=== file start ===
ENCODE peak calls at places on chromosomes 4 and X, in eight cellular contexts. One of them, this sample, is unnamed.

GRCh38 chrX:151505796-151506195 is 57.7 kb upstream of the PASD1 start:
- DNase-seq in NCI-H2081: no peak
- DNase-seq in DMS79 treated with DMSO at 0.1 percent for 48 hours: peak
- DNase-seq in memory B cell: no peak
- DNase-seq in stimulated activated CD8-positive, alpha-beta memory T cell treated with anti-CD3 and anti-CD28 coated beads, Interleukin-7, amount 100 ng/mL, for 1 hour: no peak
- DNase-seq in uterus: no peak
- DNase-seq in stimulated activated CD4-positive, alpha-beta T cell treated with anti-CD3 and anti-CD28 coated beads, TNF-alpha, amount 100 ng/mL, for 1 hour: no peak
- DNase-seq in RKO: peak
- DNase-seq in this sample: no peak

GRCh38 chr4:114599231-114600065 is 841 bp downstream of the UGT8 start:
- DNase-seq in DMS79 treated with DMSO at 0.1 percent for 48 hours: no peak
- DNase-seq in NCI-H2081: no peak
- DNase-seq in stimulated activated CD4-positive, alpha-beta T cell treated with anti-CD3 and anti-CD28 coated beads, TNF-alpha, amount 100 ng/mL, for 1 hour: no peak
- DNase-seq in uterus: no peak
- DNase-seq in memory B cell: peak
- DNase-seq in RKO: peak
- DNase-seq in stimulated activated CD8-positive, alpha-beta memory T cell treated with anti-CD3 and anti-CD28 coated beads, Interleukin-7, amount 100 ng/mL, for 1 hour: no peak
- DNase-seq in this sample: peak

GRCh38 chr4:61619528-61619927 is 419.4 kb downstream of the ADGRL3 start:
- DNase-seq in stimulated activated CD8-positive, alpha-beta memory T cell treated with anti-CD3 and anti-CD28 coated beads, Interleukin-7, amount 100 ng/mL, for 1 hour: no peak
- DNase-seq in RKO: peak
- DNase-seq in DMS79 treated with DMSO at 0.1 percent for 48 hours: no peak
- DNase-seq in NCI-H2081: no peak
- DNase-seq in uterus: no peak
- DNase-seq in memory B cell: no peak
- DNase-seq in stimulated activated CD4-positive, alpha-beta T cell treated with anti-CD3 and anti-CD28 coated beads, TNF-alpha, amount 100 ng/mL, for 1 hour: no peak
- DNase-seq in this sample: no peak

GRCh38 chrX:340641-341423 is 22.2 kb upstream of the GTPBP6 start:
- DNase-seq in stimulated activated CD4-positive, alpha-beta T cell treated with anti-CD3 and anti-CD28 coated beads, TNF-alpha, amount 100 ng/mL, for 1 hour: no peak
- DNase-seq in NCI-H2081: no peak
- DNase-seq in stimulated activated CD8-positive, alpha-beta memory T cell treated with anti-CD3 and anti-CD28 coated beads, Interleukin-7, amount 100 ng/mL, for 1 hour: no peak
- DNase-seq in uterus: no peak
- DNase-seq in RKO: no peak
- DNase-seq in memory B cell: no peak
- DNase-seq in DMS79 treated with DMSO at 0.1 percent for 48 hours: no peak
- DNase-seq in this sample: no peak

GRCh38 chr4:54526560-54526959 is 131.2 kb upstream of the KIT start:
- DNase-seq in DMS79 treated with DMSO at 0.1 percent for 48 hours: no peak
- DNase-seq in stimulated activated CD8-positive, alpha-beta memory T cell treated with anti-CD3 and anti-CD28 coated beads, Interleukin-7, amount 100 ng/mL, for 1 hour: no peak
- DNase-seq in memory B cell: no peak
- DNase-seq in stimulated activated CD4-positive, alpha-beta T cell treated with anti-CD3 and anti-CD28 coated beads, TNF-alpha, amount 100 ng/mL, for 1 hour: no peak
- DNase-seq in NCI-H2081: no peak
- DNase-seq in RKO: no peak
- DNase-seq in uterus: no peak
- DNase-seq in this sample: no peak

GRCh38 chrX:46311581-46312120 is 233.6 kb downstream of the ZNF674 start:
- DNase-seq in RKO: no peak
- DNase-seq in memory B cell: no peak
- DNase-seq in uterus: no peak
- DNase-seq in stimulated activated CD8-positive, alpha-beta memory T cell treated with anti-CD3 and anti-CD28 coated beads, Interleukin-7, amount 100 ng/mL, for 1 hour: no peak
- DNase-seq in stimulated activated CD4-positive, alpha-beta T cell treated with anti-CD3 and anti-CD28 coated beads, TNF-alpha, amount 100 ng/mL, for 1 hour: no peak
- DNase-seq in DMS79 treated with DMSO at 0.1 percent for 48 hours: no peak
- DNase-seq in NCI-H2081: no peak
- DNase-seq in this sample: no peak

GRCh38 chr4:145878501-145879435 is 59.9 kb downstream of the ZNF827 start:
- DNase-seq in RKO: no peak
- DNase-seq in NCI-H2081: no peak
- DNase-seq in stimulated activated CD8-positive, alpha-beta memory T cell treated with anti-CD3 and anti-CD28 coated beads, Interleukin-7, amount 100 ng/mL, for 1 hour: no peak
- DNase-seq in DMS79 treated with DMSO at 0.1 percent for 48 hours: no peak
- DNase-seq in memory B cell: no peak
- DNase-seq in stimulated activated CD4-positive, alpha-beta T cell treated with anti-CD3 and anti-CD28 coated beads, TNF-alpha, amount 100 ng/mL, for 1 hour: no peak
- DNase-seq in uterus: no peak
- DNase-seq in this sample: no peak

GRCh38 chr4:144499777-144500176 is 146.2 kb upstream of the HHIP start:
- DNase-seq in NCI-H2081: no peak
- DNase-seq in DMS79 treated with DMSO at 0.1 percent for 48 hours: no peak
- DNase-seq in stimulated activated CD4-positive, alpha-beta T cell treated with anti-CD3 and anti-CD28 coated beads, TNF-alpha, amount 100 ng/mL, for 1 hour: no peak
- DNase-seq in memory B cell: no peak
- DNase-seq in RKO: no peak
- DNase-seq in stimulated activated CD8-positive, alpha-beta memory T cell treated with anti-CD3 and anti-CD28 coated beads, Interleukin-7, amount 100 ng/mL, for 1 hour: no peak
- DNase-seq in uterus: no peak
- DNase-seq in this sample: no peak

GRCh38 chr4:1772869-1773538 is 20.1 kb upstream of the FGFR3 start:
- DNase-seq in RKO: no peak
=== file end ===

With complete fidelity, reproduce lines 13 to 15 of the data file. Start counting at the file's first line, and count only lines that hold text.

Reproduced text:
- DNase-seq in NCI-H2081: no peak
- DNase-seq in stimulated activated CD4-positive, alpha-beta T cell treated with anti-CD3 and anti-CD28 coated beads, TNF-alpha, amount 100 ng/mL, for 1 hour: no peak
- DNase-seq in uterus: no peak